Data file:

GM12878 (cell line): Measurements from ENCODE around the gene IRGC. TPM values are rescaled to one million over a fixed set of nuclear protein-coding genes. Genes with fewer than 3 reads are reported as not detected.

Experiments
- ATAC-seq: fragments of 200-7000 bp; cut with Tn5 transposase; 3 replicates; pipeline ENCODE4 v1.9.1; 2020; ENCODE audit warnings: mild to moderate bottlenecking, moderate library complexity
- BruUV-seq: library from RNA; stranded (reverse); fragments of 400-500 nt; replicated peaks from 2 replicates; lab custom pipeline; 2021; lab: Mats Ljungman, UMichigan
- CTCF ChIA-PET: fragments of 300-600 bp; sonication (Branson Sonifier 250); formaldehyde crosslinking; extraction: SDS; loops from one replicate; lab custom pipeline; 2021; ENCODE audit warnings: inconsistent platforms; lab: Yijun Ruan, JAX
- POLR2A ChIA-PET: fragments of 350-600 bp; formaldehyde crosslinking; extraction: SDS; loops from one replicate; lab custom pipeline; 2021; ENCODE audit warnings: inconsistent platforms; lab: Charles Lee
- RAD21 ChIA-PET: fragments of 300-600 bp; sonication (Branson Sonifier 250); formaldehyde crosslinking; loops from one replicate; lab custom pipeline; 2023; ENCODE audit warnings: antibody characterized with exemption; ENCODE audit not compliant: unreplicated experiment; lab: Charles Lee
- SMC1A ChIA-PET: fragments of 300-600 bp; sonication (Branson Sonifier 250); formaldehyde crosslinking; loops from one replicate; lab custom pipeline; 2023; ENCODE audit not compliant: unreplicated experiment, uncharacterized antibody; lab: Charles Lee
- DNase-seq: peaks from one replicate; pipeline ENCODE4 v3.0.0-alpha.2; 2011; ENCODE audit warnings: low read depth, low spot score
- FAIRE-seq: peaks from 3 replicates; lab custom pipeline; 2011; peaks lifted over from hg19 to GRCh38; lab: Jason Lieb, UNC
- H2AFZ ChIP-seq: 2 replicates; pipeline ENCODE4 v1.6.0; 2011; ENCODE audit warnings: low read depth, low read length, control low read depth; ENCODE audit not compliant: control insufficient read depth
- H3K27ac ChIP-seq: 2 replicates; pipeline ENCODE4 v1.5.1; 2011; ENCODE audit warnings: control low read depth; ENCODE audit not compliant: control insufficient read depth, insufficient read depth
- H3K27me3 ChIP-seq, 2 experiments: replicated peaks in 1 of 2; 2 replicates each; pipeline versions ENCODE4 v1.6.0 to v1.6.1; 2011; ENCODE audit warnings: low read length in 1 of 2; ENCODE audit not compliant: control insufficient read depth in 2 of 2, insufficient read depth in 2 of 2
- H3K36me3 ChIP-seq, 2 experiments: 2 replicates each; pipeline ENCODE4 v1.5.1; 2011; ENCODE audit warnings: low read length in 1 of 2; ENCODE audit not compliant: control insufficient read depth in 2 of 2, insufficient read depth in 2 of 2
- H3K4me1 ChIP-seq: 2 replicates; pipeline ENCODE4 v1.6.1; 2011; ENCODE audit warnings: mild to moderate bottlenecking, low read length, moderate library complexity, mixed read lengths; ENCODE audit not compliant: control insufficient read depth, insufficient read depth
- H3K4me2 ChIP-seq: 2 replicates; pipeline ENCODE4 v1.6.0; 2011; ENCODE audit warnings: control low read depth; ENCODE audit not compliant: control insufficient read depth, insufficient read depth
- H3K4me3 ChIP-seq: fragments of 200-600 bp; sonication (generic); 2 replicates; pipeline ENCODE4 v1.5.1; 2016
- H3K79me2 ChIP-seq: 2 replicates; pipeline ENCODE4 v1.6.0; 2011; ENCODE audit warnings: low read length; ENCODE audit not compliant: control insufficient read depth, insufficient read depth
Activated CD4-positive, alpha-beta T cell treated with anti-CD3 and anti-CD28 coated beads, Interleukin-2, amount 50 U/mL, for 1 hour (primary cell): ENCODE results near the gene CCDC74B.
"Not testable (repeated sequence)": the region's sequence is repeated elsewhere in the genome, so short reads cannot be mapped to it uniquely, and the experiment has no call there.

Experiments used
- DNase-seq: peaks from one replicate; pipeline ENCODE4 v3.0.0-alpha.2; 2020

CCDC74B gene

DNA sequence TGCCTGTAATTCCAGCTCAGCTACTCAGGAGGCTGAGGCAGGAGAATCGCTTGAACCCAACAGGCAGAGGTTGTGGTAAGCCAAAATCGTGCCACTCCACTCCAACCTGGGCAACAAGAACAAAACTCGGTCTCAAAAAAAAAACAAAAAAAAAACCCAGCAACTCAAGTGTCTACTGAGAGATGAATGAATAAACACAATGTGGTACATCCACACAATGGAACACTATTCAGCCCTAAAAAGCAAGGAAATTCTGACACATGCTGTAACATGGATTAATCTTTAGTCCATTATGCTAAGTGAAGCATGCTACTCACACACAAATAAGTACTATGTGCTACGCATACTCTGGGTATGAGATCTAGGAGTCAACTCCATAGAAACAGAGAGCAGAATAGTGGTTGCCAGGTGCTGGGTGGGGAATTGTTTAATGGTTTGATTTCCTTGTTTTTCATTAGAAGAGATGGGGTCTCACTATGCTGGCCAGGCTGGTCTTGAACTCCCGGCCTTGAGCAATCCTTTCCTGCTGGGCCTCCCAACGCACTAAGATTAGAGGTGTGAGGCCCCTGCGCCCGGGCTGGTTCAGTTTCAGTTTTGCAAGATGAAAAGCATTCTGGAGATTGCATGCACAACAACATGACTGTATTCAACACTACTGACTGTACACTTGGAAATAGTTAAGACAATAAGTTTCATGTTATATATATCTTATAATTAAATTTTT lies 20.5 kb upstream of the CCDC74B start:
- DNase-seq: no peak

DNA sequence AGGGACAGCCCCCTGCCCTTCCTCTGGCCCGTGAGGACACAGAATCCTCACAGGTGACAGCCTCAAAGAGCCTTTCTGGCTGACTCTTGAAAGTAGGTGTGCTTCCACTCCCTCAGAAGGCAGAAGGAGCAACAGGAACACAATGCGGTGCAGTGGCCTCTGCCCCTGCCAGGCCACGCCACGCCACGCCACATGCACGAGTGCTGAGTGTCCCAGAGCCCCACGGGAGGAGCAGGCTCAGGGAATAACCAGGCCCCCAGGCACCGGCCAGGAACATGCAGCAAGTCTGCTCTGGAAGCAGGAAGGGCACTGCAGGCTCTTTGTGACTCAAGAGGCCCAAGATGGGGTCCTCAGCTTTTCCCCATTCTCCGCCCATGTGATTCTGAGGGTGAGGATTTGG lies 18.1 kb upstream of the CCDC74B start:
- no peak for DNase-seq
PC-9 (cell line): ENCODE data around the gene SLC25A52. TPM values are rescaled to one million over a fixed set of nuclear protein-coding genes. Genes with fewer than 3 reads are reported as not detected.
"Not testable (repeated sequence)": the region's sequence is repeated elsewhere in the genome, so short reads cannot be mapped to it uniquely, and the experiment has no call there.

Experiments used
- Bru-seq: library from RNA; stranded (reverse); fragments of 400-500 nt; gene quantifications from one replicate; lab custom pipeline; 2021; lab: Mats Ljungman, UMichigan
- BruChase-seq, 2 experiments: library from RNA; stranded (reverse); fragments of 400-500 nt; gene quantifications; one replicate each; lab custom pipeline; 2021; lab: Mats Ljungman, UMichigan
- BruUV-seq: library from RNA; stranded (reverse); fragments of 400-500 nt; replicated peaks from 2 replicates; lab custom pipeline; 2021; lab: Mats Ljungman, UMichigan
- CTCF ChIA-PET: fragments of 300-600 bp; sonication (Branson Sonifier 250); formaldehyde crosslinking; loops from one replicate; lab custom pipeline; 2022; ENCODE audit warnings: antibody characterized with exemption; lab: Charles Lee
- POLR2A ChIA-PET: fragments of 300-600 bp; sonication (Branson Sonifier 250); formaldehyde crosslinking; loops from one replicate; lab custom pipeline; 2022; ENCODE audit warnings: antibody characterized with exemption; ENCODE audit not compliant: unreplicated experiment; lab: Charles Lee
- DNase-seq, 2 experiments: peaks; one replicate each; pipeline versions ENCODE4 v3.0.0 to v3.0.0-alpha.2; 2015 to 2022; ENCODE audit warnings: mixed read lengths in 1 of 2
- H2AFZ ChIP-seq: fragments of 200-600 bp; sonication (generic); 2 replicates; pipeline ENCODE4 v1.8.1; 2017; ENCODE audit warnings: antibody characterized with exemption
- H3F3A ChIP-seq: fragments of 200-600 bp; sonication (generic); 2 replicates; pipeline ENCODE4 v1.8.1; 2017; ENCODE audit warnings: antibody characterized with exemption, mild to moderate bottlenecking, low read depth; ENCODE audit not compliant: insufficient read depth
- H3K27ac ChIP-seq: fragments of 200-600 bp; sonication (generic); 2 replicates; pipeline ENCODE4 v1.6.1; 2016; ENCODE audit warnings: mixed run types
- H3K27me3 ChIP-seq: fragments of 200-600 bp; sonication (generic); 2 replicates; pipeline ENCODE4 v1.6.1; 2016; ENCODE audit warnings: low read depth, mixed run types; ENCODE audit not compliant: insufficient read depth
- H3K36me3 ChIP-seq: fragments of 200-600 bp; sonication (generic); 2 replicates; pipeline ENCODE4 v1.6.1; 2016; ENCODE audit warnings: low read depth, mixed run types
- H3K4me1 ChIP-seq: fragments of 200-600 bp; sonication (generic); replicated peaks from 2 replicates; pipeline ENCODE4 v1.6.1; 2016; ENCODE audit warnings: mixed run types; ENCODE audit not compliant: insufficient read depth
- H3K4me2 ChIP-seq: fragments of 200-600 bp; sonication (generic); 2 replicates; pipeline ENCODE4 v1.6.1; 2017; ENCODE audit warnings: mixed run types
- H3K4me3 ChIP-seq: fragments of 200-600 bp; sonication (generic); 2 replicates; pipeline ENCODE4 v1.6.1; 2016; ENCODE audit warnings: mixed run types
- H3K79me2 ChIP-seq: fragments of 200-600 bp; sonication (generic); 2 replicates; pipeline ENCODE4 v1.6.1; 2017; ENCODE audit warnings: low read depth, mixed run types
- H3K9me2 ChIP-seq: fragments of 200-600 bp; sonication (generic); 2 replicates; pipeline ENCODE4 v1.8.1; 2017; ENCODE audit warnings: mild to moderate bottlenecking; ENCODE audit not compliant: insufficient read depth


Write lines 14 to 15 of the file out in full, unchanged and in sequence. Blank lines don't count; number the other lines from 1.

- H3K36me3 ChIP-seq, 2 experiments: 2 replicates each; pipeline ENCODE4 v1.5.1; 2011; ENCODE audit warnings: low read length in 1 of 2; ENCODE audit not compliant: control insufficient read depth in 2 of 2, insufficient read depth in 2 of 2
- H3K4me1 ChIP-seq: 2 replicates; pipeline ENCODE4 v1.6.1; 2011; ENCODE audit warnings: mild to moderate bottlenecking, low read length, moderate library complexity, mixed read lengths; ENCODE audit not compliant: control insufficient read depth, insufficient read depth